Children's Pastors Conference - Anaheim
And I want to send out all my best wishes for a joyous and blessed Christmas!
Children's Pastors Conference - Anaheim
I know I haven't written anything for a while. I hesitate to write unless I feel like I really have something to say. But I've been thinking for a while that I wanted to tell whoever it is that reads this that I will be at Children's Pastors Conference in Anaheim the first week in January. So if any of you are going to be there or are in the SoCal area and would like to meet up with me to hang out or chat -- let me know. I get in mid-day or so on Wednesday, Jan.4 and then leave late Friday night(the redeye back to Minneapolis). I'd love to meet some of you if that is at all possible. I will be at the Anaheim Hilton where the conference is.
And I want to send out all my best wishes for a joyous and blessed Christmas!
The Lost Soul
I waos catching up on my television watching on Saturday afternoon watching the previous Sunday's Gray's Anatomy. One of the story lines was about a 20 something Hmong girl who needed immediate spinal surgery to remove a tumor. Her father would not allow it until she had regained her soul which involved brining in a Shaman for a Homong religious ritual. While she waited for the Shaman to arrive one of the young doctors reminded her that she was about to go off of the morphine drip. The Hmong woman responded that that was OK because "it was impossible to find one's soul when one is medicated." That line really hit me and I have been musing on it ever since.
My first response when I heard this was to immediately think about the ways we self-medicate: mostly alcohol and drugs. But as I thought more about it I recalled that there are hundreds of other ways that human beings self-medicate -- shopping, overeating, seeking that adrenalin rush, watching television, sex,work, etc. And I thought about what all that self-medicating does to our souls and what does it mean to walk through the pain to recapture and find our souls. And then for purposes of this blog I thought about ways in the church we might be teaching children to self-medicate through the ways we do children's ministry. Are we caring for children's souls or driving a wedge between children and their souls. Just something to ponder as I will continue to do.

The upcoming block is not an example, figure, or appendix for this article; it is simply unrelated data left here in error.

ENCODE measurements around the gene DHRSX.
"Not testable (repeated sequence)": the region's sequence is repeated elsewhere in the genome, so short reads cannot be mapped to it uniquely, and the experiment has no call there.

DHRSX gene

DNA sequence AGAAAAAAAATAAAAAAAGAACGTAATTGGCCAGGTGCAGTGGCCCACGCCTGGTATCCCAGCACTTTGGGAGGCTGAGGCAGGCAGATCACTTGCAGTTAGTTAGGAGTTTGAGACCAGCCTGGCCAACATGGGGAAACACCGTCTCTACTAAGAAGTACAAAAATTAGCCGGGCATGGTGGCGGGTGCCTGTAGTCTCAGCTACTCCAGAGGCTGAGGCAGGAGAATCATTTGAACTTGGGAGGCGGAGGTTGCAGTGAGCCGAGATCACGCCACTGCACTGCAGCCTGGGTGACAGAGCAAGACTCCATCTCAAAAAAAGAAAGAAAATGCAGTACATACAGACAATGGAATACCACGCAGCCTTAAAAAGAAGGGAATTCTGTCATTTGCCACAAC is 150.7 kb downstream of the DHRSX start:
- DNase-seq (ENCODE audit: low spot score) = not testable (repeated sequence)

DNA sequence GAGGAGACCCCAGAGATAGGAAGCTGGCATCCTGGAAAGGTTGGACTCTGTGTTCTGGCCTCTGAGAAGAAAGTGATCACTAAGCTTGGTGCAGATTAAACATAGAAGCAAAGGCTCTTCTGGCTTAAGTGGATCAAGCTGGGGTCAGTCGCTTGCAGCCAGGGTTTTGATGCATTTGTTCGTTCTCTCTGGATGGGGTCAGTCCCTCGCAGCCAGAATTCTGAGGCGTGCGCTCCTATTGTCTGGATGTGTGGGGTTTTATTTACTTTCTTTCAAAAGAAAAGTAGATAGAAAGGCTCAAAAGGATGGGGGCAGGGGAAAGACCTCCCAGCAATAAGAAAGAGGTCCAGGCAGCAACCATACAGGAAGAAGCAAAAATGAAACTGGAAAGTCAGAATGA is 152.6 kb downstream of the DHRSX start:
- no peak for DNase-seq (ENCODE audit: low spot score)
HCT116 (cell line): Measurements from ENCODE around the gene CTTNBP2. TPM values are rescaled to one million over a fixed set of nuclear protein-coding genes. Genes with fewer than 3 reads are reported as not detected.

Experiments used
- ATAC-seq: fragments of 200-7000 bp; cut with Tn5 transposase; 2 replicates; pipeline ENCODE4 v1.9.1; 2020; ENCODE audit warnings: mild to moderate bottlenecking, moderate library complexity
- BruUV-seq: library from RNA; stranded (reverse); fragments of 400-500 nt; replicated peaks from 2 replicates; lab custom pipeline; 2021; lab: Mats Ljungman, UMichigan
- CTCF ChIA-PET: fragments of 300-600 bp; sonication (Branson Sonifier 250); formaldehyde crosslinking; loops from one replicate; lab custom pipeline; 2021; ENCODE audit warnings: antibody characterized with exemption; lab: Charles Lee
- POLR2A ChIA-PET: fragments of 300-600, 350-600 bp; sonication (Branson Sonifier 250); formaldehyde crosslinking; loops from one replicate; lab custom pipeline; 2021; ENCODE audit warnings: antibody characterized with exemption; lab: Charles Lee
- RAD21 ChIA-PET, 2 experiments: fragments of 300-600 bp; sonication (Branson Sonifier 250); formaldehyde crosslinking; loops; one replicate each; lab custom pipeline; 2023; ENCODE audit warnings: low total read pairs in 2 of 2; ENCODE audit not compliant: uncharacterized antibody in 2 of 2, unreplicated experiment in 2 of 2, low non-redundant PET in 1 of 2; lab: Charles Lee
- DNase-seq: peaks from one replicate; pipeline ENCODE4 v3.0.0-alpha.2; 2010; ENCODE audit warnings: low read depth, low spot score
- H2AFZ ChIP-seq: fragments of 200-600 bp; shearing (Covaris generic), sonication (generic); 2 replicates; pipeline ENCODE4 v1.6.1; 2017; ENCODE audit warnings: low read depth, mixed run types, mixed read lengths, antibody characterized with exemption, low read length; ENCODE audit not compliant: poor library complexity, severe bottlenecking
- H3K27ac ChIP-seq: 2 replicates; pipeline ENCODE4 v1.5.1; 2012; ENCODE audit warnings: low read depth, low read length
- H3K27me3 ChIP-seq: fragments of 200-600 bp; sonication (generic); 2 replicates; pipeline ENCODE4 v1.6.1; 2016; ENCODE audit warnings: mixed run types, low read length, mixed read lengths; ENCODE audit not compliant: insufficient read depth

Loving Your Neighbor Reimbursements
This morning's paper contained an article that said that FEMA is mulling over the possibility of re-imbursing churches for their care of the victims from Hurricane Katrina. The article said that some churches are already tallying up the bills for electricity and worn carpet.
What bothers me about this is not the separation of church and state issues but that any church would consider being reimbursed by the government for simply doing what it is that people who follow Jesus are supposed to do -- love one's neighbor. It would seem to me that the mission of the church is to do exactly this -- take in those who have lost their homes and loved ones, the stranger, the widow, the slave, and the child without regard for the cost of the electrical bill or the strain on the carpeting. This is a place for the community of faith the rise up and demonstrate the lavish and costly generosity of the kingdom of God. And if a church in one community is put in severe financial straits because of these actions -- then that's where other churches, communities of faith, in their town should come to their aid -- sharing resources with them.
If we want to raise children of extravagant generosity and hesed (that loving kindness of God that always does what is right) then our communities of faith need to be corporate examples of faith to them. Not places that worry about a damaged carpet.
Capturing The Imagination
I just finished reading Colossians Remixed, a post modern reading of the epistle to the Colossians by Brian Walsh and his wife (who is a person in her own right but I don't have the book in front of me so I don't recall her name). And it absolutely blew me away.